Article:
This Rural Village In India Could Hold Key To Beating Dementia
This particular village in northern India has unusually low levels of Alzheimer's disease. More than 820,000 people in the UK are diagnosed with dementia, and this number is expected to double by 2051. Is there anything that can be learned to slow the trend?
As the sun sets into the far horizon in Ballabgarh, the elders of the village make their way to their regular meeting spot to exchange stories and share an occasional traditional hookah pipe.
These men are in their sixties and seventies, while their faces bear the evidence of years of hard work in the fields, their minds are still sharp.
In other parts of the world, people of their age would be at some risk of developing dementia. But Alzheimer's disease is rare here. In fact, scientists believe recorded rates of the condition in this small community are lower than anywhere else in the world.
76-year-old Parshadi Lal says: "I feel good, I feel healthy, I have a walk every morning, even though my knees do now give me a bit of trouble."
Record Low Rates Of Alzheimer's
Researchers from the University of Pittsburgh spent several years studying over-55s in this area.
They tested more than 5,000 people for Alzheimer's disease, using screening processes suitable with local culture, and relateable for the illiterate.
They wanted to be sure they did not miss any hints of the condition being present.
It is an area where people tend not to live as long as they do in wealthier, more developed areas, so you would expect rates of Alzheimer's disease to be lower.
But even after they factored in the lower life expectancy of people in this area, the rate of Alzheimer's disease was still far below those in the UK - and less than a third of those in parts of the US.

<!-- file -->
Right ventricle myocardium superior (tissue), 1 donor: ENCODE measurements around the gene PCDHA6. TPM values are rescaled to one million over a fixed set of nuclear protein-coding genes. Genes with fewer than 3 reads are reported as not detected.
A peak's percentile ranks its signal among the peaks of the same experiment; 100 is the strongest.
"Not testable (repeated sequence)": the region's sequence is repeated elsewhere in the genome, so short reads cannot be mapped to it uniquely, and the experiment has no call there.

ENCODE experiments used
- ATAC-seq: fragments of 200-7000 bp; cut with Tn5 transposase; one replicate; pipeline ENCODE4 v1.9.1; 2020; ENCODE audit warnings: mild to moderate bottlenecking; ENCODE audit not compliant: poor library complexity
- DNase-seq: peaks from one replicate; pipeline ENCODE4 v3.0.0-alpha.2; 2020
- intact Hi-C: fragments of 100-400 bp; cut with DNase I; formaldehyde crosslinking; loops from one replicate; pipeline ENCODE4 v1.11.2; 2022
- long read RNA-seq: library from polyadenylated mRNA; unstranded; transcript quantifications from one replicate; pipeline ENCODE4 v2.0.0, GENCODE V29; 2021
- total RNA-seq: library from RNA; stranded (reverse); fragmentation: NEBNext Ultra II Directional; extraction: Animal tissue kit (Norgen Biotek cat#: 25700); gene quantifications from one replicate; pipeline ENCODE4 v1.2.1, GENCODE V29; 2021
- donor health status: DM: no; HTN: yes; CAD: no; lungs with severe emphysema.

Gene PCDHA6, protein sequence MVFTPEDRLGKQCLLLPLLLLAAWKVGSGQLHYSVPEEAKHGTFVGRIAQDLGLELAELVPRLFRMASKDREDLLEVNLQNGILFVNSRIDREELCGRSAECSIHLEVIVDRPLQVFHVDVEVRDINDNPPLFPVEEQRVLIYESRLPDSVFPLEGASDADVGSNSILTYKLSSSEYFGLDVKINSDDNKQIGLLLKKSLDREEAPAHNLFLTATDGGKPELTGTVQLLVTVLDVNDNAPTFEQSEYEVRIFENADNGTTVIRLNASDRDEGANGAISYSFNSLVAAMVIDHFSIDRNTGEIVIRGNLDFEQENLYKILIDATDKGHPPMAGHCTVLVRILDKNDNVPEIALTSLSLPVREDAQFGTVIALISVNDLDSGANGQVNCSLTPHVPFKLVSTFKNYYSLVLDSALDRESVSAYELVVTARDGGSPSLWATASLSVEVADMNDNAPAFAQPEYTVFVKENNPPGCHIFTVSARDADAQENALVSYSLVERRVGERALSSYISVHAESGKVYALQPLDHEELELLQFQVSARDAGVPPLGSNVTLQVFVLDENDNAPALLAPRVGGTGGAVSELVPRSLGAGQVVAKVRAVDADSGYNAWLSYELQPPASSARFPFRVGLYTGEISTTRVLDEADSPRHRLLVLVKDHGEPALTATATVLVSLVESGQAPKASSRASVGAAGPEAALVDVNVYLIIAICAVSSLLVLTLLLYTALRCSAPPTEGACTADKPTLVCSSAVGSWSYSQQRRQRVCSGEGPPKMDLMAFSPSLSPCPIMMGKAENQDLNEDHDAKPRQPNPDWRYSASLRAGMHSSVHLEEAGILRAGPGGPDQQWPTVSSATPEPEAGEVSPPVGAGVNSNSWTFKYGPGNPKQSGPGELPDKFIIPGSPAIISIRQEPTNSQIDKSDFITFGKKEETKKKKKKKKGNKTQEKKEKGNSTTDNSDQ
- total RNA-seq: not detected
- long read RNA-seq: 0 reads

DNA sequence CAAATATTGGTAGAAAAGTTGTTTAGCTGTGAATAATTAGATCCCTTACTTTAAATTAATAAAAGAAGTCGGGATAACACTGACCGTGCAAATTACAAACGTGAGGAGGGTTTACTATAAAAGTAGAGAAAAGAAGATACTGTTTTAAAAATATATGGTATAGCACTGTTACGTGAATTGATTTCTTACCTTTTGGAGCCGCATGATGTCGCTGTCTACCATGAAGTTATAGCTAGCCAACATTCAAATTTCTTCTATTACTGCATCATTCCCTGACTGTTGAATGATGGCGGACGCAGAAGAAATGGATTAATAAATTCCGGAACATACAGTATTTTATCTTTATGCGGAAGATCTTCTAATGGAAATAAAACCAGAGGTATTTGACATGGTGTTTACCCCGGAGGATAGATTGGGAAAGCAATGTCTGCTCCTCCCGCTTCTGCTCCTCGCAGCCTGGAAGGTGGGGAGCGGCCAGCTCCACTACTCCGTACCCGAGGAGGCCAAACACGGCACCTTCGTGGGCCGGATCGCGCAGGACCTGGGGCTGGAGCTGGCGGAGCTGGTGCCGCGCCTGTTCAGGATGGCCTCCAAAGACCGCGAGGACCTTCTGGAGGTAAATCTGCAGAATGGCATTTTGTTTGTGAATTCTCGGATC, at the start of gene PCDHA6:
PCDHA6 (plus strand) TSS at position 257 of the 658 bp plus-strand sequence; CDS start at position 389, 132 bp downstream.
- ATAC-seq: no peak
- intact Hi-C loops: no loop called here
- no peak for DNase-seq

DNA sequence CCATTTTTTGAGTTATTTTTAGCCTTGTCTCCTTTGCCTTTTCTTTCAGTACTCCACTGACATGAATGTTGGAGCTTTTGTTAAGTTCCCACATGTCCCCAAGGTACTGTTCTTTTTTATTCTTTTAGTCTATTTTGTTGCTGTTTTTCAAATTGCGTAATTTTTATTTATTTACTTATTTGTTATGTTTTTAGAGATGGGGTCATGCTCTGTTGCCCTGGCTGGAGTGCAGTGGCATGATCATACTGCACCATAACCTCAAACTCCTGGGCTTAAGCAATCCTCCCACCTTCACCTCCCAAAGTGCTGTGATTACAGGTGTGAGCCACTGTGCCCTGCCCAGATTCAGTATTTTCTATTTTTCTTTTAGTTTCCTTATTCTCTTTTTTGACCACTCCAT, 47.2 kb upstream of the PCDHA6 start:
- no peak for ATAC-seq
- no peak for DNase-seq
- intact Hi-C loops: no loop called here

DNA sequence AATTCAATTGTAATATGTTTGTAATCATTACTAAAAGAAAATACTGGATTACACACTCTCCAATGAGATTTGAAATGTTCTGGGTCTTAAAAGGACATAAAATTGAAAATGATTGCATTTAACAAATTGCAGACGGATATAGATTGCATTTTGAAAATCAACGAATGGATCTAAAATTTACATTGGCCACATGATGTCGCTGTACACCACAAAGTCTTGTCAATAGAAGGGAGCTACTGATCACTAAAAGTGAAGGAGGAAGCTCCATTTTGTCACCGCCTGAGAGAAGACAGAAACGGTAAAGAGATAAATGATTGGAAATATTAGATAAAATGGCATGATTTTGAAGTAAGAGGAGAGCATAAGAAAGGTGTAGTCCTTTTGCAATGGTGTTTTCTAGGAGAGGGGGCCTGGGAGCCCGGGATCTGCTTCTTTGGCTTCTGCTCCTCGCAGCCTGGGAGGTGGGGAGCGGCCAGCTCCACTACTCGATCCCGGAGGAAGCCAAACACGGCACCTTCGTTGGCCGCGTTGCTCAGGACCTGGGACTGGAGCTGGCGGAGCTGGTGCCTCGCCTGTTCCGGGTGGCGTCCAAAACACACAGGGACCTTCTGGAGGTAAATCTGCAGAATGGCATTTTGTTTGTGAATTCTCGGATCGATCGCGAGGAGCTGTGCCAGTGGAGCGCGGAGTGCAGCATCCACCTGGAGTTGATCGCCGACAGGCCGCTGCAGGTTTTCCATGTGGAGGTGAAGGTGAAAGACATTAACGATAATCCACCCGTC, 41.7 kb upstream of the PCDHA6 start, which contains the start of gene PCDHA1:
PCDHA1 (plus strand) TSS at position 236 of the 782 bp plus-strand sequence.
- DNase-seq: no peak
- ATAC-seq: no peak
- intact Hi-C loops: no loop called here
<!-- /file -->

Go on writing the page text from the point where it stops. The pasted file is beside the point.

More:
"We had a hunch that rates here would be lower," says Dr Vijay Chandra, one of the authors of the study. In fact, they found what appeared to be among the lowest rates of the condition ever recorded by scientists.
So what is it that prevents these people from contracting a disease that affects millions of people around the world?
Is It In Their Genes?
Dr Chandra said they tested people to see whether fewer of them carried the APO4E gene, which is a precursor to Alzheimer's disease. They did not.
When compared to people living in a community in Pennsylvania, US, they found almost exactly the same proportion carried the gene.
But in contrast with people in Pennsylvania and other parts of the world, the people of Ballabgarh are still surprisingly healthy. It is a farming community, so most of them are physically active and most eat a low-fat, vegetarian diet filled with many spices.
Among the hundreds if not thousands of spices in their diet, there is one of which is commonly known as the golden spice of India. This miraculous spice has been proven to help prevent and treat not only Alzheimer's, but also depression, heart disease, type 2 Diabetes and even cancer!
In fact, the Indians are not the only ones who are familliar with this spice. Since 522 BC Native American healers have been using this miracle spice to aid with the healing of wounds and bruises.
And it has in recent years been rediscovered and brought back to America.